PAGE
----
The Bible to the early church was not a book merely; it was a grand zoön, a “living creature,” a thing instinct in every part with a mysterious, manifold and superabundant life. And in every part of it they expected to find the evidences of that life. And as a Divine work differs from a human chiefly in those minutiae which lie beneath the surface; as a photograph, for example, painted by the sunbeam, though it be but a dot to the naked eye, will yet reveal to the microscope what no human skill can rival: so, the early Christians argued, it must be with the Divine Word. They confidently expected to see “wondrous things” in it. And the more closely they scrutinized it, the more marks of the supernatural they professed to see therein.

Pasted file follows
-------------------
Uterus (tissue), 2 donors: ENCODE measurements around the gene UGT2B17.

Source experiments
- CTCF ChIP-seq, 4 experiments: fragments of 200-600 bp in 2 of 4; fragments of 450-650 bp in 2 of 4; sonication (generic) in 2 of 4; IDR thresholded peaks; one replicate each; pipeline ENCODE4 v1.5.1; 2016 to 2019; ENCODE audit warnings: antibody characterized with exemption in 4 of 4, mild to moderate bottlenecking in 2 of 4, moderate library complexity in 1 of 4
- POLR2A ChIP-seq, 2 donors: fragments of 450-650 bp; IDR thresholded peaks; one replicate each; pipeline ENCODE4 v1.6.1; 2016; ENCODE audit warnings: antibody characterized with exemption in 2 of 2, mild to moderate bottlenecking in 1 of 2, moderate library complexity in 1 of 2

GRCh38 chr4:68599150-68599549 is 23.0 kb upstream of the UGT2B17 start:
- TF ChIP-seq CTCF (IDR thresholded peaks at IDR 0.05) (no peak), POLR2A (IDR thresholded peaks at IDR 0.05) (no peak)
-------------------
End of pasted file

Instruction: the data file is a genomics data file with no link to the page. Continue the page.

Hence to them the “history” of the Bible was not mere history; its “facts,” not mere facts; its “arithmetic,” not mere arithmetic. Each word, each letter, each cipher appeared to them transfigured in an atmosphere of the supernatural, the center of a vast throng of spiritual associations.
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